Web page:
Van Morrison: Another Glorious Decade DVD Review: For Dedicated Fans Only

In the summer of 1973 after a grueling tour and an emotionally devastating divorce, Van Morrison took a several-weeks vacation to Ireland. Living in America for the better part of the preceding decade, he’d not been to his homeland in about six years. Due to the Troubles, he was not even able to go to his actual home in Northern Ireland during the visit. It was during this emotionally distraught time that he wrote Veedon Fleece, his eighth studio album. Though it was an intensely personal album, it was critically panned at the time and sold quite poorly. Afterwards he took three years off (an eternity in 1970s rock ‘n’ roll years) and seriously considered quitting the music business all together.

In 1977 he returned with A Period Of Transition, which likewise was not well liked by critics and had only moderate sales, but like the album states denoted a change in the artist’s outlook and output. In the decade following Van Morrison released eight studio albums (and one live one) that found him meditating on religion, spirituality, mysticism, and the deepest natures of life. Musically he explored his Irish roots, instrumental jams, R&B soul, and an almost new-age inspiration. Van Morrison: Another Glorious Decade takes a look at this period in the prolific artist’s career. Filled with interviews from critics, musicologists, and former band members, the documentary tries to crack open the enigmatic rockers soul and discover the secrets of his 1980s output.

Tellingly, it does not include any new interviews with Van himself, and on the outside of the box it notes that it is not sanctioned by Van Morrison or his representatives. Not that there is anything close to salacious in the film, and I suspect this has more to do with Morrison’s rather notorious difficulties with the media than any real problem with what the filmmakers are trying to do. It does contain a few excerpts from interviews Morrison did during the time frame under discussion and there are numerous clips from live performances of these songs as well.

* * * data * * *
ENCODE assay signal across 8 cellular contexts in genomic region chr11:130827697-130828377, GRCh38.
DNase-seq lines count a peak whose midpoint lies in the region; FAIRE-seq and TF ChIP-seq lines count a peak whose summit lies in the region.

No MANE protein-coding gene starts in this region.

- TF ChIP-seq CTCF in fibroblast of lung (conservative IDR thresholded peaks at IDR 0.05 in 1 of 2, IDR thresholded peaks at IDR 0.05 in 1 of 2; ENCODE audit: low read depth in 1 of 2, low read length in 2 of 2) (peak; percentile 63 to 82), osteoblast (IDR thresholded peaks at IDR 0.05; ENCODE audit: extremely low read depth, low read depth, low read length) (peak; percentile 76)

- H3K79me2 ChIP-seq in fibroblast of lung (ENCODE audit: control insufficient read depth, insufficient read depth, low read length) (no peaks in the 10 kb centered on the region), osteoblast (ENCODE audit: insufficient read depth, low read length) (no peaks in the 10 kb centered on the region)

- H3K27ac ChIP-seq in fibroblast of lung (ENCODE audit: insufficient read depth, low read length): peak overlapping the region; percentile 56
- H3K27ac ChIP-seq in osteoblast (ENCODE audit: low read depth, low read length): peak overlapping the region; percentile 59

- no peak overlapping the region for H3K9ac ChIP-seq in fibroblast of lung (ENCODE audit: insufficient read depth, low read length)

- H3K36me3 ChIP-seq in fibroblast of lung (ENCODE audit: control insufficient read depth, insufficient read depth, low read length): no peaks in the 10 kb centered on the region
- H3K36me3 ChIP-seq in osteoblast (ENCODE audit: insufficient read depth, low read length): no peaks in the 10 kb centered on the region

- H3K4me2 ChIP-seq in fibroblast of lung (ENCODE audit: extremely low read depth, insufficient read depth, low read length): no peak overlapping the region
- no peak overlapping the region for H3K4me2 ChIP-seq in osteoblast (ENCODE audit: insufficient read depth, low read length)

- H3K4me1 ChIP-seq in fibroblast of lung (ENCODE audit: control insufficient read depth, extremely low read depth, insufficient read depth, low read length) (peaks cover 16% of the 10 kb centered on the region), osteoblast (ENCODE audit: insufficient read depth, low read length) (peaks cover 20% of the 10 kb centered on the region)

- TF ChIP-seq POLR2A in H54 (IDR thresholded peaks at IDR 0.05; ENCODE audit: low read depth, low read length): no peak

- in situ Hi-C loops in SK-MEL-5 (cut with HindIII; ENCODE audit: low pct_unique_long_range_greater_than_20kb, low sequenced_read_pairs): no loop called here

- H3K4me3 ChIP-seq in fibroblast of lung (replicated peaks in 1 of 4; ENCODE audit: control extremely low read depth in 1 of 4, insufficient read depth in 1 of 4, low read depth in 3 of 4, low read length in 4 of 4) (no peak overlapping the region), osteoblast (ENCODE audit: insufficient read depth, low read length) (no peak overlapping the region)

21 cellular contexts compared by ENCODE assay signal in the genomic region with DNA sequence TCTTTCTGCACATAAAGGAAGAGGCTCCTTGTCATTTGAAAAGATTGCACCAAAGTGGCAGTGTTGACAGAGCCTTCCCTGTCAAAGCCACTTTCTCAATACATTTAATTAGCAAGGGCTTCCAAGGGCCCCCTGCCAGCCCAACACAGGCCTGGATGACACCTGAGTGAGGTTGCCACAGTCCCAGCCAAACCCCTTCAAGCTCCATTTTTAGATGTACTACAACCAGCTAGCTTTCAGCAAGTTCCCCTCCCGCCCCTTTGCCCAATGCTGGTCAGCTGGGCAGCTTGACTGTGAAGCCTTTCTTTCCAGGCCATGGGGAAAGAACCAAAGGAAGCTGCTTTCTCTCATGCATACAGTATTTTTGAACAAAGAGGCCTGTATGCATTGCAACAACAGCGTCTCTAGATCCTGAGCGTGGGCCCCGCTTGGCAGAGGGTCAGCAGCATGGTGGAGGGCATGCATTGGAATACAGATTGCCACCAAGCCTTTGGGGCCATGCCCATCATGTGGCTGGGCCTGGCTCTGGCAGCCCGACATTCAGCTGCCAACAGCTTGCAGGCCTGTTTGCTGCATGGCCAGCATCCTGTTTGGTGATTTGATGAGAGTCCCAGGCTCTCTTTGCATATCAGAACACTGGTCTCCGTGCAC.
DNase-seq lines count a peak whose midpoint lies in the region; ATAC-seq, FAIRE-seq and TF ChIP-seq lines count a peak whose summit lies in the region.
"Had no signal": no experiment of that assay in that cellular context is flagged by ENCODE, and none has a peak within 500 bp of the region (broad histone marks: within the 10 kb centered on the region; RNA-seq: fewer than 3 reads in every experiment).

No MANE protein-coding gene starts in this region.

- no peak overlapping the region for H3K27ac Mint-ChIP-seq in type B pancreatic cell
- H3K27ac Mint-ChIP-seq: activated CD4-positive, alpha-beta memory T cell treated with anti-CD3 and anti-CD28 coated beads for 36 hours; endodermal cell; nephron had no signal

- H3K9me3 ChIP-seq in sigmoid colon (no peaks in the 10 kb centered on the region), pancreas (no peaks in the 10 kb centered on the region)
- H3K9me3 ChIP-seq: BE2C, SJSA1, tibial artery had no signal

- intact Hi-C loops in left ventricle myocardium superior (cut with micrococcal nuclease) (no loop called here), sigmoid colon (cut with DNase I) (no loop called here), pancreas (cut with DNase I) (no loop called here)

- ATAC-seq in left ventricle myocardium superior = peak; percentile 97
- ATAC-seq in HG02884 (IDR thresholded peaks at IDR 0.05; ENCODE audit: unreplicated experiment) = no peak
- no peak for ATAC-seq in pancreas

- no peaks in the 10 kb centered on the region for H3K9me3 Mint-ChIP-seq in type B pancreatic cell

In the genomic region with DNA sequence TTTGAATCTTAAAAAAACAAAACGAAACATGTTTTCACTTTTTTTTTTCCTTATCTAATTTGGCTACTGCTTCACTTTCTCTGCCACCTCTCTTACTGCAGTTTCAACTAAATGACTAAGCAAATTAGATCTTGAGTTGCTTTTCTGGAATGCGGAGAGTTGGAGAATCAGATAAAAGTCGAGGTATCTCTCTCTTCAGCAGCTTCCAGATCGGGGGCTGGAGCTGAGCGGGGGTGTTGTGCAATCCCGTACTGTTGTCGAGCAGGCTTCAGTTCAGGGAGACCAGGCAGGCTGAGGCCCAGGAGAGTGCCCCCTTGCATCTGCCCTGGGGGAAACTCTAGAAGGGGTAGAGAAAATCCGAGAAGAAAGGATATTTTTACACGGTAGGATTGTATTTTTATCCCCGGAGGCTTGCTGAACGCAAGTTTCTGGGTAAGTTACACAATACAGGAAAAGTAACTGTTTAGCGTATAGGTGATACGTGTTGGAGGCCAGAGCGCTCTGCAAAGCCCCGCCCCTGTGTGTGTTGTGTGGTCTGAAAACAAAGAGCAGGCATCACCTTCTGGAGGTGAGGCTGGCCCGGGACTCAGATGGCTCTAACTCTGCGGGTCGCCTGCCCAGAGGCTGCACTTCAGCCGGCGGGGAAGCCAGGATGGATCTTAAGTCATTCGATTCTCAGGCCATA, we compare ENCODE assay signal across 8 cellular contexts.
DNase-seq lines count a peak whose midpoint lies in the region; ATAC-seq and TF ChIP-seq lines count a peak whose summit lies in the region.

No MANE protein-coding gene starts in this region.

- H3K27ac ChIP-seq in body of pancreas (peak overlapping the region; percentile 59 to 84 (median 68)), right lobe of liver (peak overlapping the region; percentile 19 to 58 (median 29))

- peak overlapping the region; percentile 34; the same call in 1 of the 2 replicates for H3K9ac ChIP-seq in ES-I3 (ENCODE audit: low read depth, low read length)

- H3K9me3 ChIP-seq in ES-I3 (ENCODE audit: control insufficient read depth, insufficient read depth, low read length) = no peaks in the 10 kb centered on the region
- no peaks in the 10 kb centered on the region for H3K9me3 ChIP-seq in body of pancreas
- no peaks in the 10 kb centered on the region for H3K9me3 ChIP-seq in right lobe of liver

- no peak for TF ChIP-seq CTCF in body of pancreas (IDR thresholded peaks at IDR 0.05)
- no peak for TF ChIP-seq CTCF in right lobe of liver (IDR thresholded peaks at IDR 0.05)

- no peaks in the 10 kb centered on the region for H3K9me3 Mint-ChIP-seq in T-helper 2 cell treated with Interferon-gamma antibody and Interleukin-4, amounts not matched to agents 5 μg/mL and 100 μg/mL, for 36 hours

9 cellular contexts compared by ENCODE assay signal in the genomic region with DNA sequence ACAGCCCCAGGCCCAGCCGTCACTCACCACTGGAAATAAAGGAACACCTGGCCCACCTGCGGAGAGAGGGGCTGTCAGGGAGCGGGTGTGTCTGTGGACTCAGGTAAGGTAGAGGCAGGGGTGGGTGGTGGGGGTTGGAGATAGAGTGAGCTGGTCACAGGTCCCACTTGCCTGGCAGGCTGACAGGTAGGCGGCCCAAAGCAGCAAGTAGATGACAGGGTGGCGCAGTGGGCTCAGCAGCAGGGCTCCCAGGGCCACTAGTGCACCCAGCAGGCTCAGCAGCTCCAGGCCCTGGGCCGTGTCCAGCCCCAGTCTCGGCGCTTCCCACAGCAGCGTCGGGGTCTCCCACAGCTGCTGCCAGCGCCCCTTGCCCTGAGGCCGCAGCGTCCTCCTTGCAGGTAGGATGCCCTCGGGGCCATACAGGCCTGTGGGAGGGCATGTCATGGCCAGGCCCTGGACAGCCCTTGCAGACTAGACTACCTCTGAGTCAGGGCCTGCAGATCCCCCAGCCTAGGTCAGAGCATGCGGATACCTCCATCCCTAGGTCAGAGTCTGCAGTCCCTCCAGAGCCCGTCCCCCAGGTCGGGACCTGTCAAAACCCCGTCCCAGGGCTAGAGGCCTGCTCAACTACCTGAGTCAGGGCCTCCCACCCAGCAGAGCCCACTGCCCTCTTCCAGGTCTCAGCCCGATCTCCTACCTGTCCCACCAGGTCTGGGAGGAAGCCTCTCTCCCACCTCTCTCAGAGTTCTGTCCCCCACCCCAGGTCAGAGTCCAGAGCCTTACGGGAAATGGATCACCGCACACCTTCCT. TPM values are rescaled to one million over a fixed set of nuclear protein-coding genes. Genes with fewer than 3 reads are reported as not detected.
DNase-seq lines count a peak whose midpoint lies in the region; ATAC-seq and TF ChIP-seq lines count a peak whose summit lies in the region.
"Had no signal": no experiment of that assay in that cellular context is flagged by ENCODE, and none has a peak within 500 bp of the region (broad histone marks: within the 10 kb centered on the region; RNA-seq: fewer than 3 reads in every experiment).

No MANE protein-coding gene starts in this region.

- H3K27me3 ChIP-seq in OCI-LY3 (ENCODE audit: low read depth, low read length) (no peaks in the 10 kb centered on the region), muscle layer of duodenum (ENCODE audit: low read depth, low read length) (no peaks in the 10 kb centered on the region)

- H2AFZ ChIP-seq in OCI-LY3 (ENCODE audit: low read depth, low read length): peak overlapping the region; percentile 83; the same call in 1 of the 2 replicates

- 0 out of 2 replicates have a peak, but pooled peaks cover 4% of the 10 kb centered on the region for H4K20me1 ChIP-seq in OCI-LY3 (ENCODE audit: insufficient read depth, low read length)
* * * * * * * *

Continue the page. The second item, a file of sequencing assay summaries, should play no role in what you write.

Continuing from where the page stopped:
The film’s chapters are mainly broken up by the albums he released during this period in chronological order. We get a picture of when, how, and why the albums were conceived and recorded. It puts them into historical prospective and charts the themes of Morrison’s career as well as discussing how the album was received by both critics and fans.

It is a very informative film, and should be well received by fans looking to dig a little deeper into these particular albums and this stage of his career. Casual fans, those who don’t know much more than “Brown Eyed Girl” or “Domino,” will likely be bored to tears. The presentation here is quite dry. It’s mostly talking head after talking head laying down reviews and anecdotes about songs that came out three decades ago. The performance clips liven things up a bit but there aren’t nearly enough of them, nor do they last longer than a minute each. It would have been nice had they livened things up a bit with more music and perhaps some flashier production values.

Still if you dig this period of Van Morrison’s career and need more information than you can find on Wikipedia about it, this is well worth watching.

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Mat Brewster

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